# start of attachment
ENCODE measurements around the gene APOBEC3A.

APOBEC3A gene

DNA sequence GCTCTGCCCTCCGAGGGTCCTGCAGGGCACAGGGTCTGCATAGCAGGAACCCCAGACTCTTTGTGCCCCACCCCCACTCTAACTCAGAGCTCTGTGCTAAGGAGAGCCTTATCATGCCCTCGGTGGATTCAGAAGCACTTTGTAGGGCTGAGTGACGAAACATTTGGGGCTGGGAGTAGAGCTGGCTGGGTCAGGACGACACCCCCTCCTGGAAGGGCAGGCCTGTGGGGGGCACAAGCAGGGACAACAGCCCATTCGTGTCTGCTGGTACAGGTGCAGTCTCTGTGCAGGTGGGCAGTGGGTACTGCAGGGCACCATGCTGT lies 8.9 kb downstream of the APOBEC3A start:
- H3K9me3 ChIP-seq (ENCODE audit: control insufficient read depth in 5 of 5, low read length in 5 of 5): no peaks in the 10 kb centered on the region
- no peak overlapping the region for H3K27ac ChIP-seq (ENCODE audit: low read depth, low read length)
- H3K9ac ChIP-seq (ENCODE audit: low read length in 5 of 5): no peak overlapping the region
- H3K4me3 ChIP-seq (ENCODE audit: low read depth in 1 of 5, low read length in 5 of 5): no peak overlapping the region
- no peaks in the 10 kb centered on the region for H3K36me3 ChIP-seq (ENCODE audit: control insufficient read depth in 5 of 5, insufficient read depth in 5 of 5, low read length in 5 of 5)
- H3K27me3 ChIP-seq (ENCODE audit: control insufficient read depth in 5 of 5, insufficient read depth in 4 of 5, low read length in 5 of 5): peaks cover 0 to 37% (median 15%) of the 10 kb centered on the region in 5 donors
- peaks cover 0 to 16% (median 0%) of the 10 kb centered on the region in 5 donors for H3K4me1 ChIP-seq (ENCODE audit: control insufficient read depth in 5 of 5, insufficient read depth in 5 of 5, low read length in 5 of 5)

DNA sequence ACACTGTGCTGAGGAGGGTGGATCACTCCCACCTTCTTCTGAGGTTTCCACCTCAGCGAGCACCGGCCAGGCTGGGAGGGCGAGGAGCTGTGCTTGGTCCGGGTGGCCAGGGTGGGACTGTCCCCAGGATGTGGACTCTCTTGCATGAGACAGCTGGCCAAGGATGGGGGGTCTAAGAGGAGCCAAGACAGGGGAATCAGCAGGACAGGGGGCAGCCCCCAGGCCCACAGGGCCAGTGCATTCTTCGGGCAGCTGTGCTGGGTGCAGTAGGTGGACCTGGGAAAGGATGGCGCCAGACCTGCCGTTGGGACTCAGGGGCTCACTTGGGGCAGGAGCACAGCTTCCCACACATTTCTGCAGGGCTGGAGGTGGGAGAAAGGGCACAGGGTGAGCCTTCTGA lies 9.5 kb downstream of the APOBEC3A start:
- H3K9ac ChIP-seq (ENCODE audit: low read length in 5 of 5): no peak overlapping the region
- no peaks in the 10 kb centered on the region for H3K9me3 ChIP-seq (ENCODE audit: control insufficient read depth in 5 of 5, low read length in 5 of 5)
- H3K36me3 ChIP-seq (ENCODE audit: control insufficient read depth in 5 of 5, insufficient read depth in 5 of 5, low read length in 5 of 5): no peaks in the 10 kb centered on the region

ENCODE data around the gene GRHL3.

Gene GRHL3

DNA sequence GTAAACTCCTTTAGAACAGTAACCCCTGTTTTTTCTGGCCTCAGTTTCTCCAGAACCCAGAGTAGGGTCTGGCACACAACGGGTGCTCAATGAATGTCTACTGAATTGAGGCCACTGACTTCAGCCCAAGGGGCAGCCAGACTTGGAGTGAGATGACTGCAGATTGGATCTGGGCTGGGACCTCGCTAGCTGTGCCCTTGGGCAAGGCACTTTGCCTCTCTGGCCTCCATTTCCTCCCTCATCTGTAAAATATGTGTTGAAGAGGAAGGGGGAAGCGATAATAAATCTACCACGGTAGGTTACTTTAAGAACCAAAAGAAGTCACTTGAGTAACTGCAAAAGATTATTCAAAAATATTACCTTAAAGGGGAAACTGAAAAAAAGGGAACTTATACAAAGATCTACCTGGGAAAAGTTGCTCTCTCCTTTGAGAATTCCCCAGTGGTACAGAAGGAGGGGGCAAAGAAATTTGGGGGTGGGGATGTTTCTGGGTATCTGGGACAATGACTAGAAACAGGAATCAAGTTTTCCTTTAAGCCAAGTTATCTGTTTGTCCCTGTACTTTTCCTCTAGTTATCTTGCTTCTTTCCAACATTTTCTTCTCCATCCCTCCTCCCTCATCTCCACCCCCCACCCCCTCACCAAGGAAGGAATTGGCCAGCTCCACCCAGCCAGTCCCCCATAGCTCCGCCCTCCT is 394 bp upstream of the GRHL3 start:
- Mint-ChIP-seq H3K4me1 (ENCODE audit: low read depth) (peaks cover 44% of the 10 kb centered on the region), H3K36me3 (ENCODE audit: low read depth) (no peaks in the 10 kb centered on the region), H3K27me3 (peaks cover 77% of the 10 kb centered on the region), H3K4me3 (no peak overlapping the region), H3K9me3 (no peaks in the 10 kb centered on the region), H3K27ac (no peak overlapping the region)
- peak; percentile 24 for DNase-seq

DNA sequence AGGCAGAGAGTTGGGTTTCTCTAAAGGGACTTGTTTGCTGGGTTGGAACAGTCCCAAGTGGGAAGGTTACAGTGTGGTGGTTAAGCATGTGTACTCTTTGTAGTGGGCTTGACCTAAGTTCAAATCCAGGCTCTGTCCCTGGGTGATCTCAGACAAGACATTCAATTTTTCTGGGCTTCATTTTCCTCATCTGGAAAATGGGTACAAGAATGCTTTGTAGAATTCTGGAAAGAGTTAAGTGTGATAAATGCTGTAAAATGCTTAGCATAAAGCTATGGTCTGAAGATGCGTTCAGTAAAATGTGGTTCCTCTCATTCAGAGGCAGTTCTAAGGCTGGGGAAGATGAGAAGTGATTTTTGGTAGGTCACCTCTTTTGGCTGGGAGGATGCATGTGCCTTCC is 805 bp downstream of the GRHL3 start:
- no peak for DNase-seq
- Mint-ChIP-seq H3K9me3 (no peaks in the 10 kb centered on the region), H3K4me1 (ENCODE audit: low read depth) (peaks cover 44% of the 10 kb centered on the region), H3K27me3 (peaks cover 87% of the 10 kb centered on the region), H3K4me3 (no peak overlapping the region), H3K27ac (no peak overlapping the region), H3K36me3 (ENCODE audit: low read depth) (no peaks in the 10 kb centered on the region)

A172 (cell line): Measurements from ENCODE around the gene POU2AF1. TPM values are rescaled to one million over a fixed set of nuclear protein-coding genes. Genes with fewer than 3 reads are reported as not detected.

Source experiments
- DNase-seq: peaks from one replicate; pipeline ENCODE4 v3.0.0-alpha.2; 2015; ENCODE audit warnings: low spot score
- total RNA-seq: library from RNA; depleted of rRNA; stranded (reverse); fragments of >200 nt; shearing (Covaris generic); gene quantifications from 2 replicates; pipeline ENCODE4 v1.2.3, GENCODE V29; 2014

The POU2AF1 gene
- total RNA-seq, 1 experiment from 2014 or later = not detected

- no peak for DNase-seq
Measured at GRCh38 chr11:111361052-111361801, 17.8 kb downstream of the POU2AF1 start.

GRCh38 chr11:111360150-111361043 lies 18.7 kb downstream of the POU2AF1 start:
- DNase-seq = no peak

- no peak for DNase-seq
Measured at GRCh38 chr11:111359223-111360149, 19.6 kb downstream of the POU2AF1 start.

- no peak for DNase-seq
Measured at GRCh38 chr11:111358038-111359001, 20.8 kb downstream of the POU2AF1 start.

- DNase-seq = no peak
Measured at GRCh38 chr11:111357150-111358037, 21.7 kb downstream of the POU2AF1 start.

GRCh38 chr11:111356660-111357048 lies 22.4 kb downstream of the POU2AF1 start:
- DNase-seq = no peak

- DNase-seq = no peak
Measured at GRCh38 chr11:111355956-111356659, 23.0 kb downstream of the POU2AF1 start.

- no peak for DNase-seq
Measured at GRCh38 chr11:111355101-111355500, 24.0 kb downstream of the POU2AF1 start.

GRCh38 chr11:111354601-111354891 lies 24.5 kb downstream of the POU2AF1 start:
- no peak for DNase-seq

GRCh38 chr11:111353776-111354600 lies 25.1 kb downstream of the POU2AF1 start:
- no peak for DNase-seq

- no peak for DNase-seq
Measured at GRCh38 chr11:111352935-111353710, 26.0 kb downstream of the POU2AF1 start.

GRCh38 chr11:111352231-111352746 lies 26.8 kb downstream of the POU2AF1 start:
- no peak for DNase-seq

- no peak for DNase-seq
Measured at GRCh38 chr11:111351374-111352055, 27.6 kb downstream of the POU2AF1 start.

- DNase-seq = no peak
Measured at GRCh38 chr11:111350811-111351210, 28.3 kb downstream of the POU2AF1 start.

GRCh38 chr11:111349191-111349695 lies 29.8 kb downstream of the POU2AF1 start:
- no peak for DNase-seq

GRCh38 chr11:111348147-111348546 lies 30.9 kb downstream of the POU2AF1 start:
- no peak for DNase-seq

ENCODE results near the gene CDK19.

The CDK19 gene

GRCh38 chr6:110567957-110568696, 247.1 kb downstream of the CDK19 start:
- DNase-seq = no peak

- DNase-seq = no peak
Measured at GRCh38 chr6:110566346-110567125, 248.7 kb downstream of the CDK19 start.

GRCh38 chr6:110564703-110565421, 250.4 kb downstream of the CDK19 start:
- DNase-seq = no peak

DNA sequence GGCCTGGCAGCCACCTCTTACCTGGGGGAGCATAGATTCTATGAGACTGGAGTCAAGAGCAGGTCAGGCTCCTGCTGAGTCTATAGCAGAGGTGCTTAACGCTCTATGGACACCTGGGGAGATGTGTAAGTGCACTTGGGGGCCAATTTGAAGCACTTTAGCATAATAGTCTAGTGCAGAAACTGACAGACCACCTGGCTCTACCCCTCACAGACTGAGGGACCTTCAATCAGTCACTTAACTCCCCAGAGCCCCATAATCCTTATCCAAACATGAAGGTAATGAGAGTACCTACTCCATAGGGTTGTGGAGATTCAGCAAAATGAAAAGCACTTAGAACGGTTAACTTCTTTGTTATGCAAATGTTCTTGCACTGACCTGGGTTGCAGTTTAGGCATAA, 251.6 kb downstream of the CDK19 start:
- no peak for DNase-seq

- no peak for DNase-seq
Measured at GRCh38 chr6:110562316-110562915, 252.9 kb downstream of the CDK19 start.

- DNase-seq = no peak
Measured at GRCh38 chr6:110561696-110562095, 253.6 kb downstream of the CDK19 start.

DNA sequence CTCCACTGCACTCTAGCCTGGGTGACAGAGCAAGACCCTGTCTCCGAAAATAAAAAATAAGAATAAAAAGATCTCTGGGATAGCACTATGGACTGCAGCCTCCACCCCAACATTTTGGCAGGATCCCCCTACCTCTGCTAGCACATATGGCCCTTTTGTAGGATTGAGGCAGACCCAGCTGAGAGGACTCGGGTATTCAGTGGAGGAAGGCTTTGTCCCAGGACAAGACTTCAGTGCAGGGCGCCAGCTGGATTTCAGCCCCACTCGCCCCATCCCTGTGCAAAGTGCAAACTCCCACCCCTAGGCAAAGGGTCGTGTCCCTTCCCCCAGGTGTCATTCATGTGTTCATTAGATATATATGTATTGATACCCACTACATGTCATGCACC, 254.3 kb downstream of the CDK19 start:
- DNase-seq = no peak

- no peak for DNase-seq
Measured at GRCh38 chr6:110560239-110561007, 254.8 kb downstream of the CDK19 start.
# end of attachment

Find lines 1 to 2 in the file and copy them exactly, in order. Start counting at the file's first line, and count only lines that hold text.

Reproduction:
ENCODE measurements around the gene APOBEC3A.

APOBEC3A gene